The Incus A300 only has enough space to accommodate a Mini-STX motherboard so options are very limited. The Incus A300 employs the ASRock A300M-STX, which is the same motherboard found inside the ASRock DeskMini A300. The Incus A300 is available in 35W and 65W CPU configurations. The 35W options include the AMD Athlon 200GE, AMD Athlon 240GE, AMD Ryzen 3 2200GE and AMD Ryzen 5 2400GE. If you're looking for a more powerful processor, the 65W options consist of the AMD Ryzen 3 3200G and Ryzen 5 3400G.
The 35W model measures 7 x 7.7 x 4.3 inches (178 × 195 × 108mm) and weighs 7.1 pounds (3.2kg). The 65W model's dimensions and weight are 7 x 7.7 x 5.5 inches and 9.3 pounds. The manufacturer describes the Incus A300 as having a passive aluminium housing with copper cores. The PC case's aluminum fins act like a passive heatsink and transfer heat away from the processor.
There are two SO-DIMM DDR4 memory slots on the ASRock A300M-STX motherboard. You can opt for 4GB or 8GB of DDR4-2666 CL19 memory or 16GB (2x 8GB) or 32GB (2x 16GB) of DDR4-3000 CL16 memory. Storage options include one M.2 SSD slot, which is passively cooled by the PC case, and two 2.5-inch SSD bays. You can purchase your storage from Cirrus7 or grab it later on from one of your preferred retailers.
The vendor also offers an optional VESA wall and screen bracket to mount the Incus A300 (cirrus7 didn't specify the measurements for the VESA mount). You can also buy the Intel Wireless-AC 9260 module to get wireless dual-band and Bluetooth 5 connectivity.
The Incus A300's front panel houses a large power button, one USB 3.1 Gen 1 Type-A and Type-C ports. Display outputs are HDMI, DisplayPort output and VGA connector. There are also one USB 3.1 Gen 1 Type-A port, USB 2.0 Type-A port and Ethernet port.
Price and Availability
The Incus A300 base model, which comes with the Athlon 200GE and 4GB of DDR4-2666 CL19 memory, retails for €368.91 (after applying the €50.42 pre-order coupon) and roughly translates to $405. The pre-sale discount is available until October 27, and cirrus7 will start shipping out orders on November 1.
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Zhiye Liu is a Freelance News Writer at Tom’s Hardware US. Although he loves everything that’s hardware, he has a soft spot for CPUs, GPUs, and RAM.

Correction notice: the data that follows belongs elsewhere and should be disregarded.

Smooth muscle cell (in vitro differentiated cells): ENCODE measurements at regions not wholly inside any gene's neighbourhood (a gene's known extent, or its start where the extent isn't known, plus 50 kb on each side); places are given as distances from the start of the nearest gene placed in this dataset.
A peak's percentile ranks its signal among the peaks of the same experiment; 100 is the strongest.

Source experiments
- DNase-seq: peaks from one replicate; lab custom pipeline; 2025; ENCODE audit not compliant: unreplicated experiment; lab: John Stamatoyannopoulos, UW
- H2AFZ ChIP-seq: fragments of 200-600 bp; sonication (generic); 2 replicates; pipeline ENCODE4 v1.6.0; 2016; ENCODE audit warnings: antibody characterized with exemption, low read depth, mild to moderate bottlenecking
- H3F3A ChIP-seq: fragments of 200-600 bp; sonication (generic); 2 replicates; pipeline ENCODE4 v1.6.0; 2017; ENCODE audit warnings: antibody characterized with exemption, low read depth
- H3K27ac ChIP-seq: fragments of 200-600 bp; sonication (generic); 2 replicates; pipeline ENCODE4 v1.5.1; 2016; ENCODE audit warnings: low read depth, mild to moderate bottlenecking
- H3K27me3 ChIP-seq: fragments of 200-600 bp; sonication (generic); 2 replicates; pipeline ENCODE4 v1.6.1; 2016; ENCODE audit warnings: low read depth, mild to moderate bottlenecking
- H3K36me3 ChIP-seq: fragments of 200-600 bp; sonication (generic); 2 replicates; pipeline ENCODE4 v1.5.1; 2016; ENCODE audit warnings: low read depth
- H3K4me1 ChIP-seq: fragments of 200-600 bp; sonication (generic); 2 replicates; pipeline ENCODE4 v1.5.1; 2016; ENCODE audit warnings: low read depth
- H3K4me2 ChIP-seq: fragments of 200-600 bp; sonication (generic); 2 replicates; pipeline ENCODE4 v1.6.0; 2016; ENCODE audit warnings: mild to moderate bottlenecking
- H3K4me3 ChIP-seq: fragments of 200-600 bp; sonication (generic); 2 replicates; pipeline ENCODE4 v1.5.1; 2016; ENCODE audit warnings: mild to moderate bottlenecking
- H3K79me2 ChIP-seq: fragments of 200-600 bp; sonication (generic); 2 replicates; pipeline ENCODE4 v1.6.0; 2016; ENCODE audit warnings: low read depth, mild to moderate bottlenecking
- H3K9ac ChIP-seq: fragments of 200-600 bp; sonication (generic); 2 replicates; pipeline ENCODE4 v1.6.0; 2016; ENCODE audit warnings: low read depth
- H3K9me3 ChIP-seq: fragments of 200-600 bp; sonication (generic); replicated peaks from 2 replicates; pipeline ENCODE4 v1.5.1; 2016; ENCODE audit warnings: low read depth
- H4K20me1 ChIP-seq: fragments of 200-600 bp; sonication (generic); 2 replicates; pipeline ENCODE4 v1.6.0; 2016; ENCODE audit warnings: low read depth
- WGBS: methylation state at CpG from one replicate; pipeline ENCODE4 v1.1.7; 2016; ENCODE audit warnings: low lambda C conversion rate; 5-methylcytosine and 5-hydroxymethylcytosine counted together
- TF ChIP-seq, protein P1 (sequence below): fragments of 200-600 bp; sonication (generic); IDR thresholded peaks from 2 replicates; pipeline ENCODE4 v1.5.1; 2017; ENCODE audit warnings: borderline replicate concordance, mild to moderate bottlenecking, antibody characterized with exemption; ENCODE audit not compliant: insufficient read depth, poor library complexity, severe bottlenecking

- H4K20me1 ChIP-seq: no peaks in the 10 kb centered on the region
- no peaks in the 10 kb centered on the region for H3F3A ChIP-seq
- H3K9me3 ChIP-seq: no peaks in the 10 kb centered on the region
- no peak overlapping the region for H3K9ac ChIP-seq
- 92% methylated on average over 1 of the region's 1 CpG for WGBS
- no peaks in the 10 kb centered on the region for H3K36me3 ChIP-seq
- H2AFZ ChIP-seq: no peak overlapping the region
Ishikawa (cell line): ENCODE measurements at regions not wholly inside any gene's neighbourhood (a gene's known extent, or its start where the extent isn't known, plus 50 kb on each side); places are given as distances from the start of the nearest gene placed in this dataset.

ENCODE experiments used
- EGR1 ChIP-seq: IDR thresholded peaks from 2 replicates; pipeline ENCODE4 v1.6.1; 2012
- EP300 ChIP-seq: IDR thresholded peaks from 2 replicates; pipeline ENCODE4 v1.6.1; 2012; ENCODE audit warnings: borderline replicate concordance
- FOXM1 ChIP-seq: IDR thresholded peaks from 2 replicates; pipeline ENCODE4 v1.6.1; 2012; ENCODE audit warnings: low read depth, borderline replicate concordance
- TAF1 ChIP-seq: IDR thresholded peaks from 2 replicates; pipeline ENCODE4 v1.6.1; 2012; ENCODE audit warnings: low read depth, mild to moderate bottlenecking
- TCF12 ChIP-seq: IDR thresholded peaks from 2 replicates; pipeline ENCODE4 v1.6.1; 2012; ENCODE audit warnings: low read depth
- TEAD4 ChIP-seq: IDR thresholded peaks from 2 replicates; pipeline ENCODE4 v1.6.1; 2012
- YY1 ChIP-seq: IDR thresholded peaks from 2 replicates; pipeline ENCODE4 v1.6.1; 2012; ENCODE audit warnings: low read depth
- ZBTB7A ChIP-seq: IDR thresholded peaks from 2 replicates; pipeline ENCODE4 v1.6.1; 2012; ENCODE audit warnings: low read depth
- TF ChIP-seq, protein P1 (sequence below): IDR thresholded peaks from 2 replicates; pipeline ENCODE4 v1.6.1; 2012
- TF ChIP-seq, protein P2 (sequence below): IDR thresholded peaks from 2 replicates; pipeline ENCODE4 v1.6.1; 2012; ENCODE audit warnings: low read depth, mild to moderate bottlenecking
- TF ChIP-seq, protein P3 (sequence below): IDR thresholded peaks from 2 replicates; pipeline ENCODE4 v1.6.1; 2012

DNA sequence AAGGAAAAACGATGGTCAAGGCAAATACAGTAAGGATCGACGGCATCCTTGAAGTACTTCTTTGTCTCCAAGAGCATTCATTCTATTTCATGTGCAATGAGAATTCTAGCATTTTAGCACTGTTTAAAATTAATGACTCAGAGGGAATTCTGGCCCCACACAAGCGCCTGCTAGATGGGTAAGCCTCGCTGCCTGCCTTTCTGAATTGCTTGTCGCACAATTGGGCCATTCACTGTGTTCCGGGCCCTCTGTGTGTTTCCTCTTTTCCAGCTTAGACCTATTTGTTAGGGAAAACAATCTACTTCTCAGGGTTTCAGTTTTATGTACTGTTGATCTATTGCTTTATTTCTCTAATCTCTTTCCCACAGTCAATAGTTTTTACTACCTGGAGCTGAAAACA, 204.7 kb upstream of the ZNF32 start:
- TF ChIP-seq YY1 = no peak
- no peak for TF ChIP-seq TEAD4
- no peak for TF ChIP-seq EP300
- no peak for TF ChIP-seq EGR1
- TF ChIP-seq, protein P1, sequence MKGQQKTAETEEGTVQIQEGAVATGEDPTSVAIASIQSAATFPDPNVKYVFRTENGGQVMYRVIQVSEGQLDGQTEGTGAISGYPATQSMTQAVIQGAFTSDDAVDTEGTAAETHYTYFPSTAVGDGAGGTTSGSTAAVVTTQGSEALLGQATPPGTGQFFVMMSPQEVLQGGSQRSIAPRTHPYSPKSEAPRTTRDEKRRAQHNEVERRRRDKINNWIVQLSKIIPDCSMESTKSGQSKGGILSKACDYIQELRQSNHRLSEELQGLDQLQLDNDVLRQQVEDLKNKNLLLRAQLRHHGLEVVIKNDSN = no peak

A case that doubles as the heatsink ... I like the idea. Reminds me of Confederate Motorcycles - they like to make the frames of their bikes more functional - the gas tank and oil tank are a part of the frame (with even cool side windows to see the oil and gas sloshing around inside the frame)Reply
Anyway ... back to the tech world, I love the concept of making everything multi-functional as possible.
I wonder though, how warm the case might get after some heavy load - hopefully cool enough you can still comfortable plug and unplug peripherals? I could see it potentially getting a bit toasty.
That cheapish base model could be neat as a silent, more flexible option to drive a TV (vs. the usual sticks and set-top boxes).Reply
Re: quiet AMD STX machines, I'm writing this on an STX DeskMini A300 with a 3200G's stock cooler (with the shroud taken off so it can be crammed in there) and the "Quiet" BIOS setting. I can hear it if the room's otherwise silent. But it's quiet and consistently so! The NUCs I used before revved the fans with minimal provocation (animated GIFs in work Slack :p). Although this chip has a 65W TDP, in practice it seems like it takes heavy multithreaded/GPU load to stress the cooling. I'm not gaming; that would probably push it harder.
The less sketchy way to do something like this is probably to get a low-profile Noctua cooler or such; I used the stock one because I had it and was cheap and impatient and it (barely) fit.